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Sewage spill closes White Rock beach

Crews work on White Rock
Crews work on White Rock's Marine Drive Monday, after a sewage leak led city officials to close the beach Sunday.
— image credit: Nick Greenizan photo

A mysterious sewage leak on White Rock's West Beach Sunday (July 24) caused the city to post warning notices and close the beach for swimming indefinitely.

And while the source of the problem was cleared within hours, reopening of the beach and Semiahmoo Bay to swimmers will most likely wait until Wednesday.

City engineering and operations director Rob Thompson said Fraser Health would be testing for coliform counts at medium tide in the bay Monday afternoon, with follow-up tests the same time Tuesday.

"We've asked for those reports to be made available as soon as possible so we can make the decision whether it's safe," Thompson said.

Meanwhile people who were in the water Sunday were being asked by Fraser Health to monitor themselves for any sign of gastro-intestinal problems, Thompson said, and to consult a physician if they experienced symptoms.

"There is a slight possibility that people were exposed to something," he said.

Notices to stay out of the water were posted throughout the waterfront after the sewage spill was reported Sunday morning on West Beach, near Vidal Street and Marine Drive. The beach remained open for non-swimming activities.

Thompson said operations staff were first notified on the emergency line around 11:30 a.m.

"I heard there were some reports of toilet paper being observed on the beach and in the water," he added.

He said the cause of the problem appears to have been a "build-up and blockage" of the sanitary sewage main under Marine Drive.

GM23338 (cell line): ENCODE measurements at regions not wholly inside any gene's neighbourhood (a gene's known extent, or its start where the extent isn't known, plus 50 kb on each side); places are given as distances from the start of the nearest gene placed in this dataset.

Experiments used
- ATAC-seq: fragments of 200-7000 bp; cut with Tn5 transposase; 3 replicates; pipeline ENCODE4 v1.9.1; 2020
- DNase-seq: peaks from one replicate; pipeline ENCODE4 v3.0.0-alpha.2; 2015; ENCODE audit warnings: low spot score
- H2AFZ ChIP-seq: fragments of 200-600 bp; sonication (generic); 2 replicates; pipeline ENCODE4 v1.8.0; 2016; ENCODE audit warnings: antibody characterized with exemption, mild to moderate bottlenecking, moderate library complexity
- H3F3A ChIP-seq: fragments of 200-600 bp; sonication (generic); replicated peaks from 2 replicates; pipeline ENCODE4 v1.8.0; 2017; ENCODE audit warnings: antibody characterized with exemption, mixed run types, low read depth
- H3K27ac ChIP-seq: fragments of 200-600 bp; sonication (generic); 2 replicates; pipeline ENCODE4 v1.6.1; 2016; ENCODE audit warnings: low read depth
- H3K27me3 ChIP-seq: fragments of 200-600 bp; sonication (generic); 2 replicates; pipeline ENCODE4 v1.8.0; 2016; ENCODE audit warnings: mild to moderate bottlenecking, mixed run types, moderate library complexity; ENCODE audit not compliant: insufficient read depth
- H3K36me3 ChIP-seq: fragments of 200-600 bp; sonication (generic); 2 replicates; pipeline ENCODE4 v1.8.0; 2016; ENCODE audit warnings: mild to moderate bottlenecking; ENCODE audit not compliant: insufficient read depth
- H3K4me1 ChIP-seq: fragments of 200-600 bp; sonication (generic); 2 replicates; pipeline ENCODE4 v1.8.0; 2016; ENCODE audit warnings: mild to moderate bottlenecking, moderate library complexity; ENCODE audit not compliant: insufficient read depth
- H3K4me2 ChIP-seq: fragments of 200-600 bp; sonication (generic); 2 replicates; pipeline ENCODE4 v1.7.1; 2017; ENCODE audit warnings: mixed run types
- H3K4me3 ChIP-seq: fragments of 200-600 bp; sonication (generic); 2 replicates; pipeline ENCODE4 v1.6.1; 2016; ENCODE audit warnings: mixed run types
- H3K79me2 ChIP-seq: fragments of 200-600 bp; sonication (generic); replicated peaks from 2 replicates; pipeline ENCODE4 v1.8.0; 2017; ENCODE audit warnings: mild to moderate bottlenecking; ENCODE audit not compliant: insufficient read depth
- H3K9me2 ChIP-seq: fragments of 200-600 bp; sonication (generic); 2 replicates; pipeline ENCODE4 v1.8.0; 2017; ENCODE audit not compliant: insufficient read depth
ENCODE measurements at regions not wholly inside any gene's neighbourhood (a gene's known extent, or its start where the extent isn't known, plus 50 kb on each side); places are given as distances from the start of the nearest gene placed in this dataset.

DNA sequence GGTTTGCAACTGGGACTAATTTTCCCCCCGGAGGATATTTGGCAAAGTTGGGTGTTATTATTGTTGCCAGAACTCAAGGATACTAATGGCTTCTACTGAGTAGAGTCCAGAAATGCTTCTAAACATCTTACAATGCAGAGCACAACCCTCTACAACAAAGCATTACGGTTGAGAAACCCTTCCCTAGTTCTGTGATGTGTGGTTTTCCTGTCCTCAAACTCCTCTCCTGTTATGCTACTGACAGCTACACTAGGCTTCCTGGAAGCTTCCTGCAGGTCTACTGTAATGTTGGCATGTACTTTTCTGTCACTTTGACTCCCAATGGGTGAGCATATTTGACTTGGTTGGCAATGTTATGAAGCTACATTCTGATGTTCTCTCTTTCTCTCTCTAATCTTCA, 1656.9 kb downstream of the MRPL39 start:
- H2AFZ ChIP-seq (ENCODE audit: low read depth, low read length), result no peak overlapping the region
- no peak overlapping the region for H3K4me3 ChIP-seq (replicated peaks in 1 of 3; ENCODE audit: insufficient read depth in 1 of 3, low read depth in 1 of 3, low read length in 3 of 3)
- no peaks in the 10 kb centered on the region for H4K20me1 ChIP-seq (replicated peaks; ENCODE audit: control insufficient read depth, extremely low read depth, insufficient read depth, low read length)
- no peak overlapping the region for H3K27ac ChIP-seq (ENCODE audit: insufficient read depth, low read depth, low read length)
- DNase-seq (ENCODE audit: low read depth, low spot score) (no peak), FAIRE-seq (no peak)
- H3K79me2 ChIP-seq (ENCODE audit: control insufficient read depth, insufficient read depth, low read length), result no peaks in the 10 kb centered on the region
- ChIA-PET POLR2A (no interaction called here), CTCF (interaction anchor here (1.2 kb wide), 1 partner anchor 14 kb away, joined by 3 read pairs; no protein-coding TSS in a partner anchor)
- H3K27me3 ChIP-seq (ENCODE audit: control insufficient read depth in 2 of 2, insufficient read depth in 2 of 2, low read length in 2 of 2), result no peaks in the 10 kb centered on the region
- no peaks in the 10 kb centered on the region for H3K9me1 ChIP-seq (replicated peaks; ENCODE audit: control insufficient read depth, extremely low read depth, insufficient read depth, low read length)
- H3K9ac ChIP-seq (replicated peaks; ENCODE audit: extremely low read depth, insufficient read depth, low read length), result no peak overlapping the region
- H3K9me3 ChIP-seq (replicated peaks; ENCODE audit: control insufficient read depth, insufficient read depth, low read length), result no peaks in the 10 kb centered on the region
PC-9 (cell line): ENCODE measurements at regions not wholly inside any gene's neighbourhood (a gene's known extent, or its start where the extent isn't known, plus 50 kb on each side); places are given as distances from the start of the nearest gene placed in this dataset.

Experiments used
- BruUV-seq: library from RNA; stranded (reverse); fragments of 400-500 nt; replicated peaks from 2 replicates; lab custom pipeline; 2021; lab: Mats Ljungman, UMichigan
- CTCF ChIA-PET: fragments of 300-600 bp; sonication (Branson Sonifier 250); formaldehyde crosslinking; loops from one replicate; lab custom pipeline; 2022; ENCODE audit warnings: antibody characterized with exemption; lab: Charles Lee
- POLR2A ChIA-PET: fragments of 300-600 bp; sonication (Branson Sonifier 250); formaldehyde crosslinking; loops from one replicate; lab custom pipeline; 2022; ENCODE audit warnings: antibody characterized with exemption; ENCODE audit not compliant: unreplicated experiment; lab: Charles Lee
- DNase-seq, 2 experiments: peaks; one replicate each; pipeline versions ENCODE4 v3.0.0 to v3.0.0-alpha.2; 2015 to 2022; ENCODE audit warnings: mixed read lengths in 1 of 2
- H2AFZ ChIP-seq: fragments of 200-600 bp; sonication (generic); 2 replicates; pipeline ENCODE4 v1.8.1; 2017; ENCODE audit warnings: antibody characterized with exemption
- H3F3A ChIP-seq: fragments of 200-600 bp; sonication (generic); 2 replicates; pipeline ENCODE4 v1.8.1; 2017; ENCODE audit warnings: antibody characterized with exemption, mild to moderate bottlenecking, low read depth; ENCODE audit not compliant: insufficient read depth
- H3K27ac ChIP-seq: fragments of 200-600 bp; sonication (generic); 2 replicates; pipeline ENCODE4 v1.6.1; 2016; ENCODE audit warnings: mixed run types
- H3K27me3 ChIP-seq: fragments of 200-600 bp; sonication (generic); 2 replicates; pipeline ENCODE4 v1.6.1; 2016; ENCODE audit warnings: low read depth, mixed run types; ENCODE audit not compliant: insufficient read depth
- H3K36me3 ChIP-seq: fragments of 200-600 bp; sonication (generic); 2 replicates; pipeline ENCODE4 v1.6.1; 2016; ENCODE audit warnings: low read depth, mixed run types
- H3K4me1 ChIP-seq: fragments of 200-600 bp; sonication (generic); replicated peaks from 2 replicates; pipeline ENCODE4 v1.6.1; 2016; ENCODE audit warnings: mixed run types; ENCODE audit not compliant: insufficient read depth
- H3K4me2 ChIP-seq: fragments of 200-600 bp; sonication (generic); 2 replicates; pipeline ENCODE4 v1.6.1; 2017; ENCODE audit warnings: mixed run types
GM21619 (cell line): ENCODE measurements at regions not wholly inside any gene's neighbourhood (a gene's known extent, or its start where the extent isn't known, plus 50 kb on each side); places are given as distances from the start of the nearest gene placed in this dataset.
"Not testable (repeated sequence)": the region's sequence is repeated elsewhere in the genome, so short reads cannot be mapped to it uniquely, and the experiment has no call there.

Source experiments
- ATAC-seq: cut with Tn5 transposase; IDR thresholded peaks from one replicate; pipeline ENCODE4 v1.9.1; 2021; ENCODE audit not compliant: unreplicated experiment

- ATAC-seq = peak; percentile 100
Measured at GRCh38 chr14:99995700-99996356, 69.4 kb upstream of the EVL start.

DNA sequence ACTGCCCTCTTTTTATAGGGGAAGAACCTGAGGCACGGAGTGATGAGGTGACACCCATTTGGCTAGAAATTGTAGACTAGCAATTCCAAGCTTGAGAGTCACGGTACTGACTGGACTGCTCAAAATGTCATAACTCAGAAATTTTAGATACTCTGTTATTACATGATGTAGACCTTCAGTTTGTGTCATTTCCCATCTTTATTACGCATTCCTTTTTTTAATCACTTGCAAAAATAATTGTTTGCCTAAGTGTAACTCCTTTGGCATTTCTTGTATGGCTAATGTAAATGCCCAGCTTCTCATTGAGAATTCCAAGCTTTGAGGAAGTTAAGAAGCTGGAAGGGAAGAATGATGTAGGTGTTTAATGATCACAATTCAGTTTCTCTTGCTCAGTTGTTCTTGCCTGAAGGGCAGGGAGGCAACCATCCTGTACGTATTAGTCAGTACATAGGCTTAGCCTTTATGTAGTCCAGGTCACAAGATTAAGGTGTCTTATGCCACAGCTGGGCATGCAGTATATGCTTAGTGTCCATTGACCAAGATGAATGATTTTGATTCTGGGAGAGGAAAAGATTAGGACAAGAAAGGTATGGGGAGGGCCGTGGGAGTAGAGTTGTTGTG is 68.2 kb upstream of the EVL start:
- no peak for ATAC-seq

The main overflowed into a storm water diversionary system and sewage was dumped on the beach, according to a city press release.

The blockage, which was fully cleared by a flushing crew by 5 p.m. Sunday may have been caused by "grease, animal and vegetable material," Thompson said.

"The people who cleared the blockage said there was a lot of grease there," he told Peace Arch News, adding that city staff are "somewhat perplexed" by the incident, as preventative maintenance – including flushing the mains in the area – is done on a regular basis.

"It must have been the result of something in the last few weeks," he said.

However, he said he was not pointing a finger at waterfront restaurants or other businesses, as the source of the blockage could quite as easily have come from a residential garburetor.

Thompson said such an incident is a rarity, noting the last significant sewage spill on the beach occurred in the late 1980s, as a result of heavy rainfall.

"Considering the preventative measures we take, we're surprised it occurred at all," he said of the latest incident. He added that staff believe it is most likely a "one-off event".

"We're doing the best we can with preventative maintenance, but occasionally something will happen."

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